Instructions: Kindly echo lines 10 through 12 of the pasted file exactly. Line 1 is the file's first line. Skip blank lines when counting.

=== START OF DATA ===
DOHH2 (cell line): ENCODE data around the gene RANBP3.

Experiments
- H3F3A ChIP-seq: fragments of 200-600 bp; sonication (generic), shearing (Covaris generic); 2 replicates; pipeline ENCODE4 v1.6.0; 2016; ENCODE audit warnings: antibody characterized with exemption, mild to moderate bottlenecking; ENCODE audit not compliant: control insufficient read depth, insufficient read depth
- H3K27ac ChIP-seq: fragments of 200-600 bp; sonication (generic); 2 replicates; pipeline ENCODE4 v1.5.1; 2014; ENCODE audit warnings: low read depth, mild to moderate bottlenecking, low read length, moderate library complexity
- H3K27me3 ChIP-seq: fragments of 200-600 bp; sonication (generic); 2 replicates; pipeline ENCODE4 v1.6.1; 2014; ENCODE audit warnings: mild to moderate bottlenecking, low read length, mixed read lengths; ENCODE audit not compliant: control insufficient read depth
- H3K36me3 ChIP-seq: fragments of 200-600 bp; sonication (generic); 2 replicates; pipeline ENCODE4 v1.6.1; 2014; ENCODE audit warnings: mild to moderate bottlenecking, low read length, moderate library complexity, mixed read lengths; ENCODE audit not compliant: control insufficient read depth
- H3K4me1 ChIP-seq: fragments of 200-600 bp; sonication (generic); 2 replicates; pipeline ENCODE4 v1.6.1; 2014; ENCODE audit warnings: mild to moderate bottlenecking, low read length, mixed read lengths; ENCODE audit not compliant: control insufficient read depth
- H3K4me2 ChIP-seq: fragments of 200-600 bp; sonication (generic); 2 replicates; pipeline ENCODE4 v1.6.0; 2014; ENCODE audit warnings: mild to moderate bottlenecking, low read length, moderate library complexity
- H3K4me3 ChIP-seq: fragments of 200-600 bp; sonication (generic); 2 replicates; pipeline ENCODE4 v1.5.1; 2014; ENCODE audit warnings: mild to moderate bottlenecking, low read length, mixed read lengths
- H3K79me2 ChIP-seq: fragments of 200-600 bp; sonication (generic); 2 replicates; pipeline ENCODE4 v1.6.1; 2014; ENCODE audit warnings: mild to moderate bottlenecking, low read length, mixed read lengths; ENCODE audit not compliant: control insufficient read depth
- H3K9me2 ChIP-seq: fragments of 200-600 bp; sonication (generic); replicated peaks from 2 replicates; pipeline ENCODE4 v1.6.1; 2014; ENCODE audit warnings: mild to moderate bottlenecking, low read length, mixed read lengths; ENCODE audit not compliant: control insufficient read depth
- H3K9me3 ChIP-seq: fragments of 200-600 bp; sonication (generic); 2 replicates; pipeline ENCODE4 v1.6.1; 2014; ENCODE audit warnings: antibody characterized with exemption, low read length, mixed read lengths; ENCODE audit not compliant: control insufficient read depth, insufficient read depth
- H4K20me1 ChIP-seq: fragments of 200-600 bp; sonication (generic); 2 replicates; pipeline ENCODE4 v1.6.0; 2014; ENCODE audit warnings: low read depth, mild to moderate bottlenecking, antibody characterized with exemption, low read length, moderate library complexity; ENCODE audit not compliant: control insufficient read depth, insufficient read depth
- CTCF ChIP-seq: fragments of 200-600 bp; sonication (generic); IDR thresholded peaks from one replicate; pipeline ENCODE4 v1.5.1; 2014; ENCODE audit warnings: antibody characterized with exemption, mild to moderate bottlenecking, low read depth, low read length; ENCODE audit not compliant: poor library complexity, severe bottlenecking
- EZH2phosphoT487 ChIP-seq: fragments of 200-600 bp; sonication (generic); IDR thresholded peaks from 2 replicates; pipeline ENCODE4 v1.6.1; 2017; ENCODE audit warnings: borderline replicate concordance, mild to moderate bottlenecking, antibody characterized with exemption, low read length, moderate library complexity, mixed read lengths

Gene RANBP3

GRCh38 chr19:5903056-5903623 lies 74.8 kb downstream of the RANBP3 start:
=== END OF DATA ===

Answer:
- H3K79me2 ChIP-seq: fragments of 200-600 bp; sonication (generic); 2 replicates; pipeline ENCODE4 v1.6.1; 2014; ENCODE audit warnings: mild to moderate bottlenecking, low read length, mixed read lengths; ENCODE audit not compliant: control insufficient read depth
- H3K9me2 ChIP-seq: fragments of 200-600 bp; sonication (generic); replicated peaks from 2 replicates; pipeline ENCODE4 v1.6.1; 2014; ENCODE audit warnings: mild to moderate bottlenecking, low read length, mixed read lengths; ENCODE audit not compliant: control insufficient read depth
- H3K9me3 ChIP-seq: fragments of 200-600 bp; sonication (generic); 2 replicates; pipeline ENCODE4 v1.6.1; 2014; ENCODE audit warnings: antibody characterized with exemption, low read length, mixed read lengths; ENCODE audit not compliant: control insufficient read depth, insufficient read depth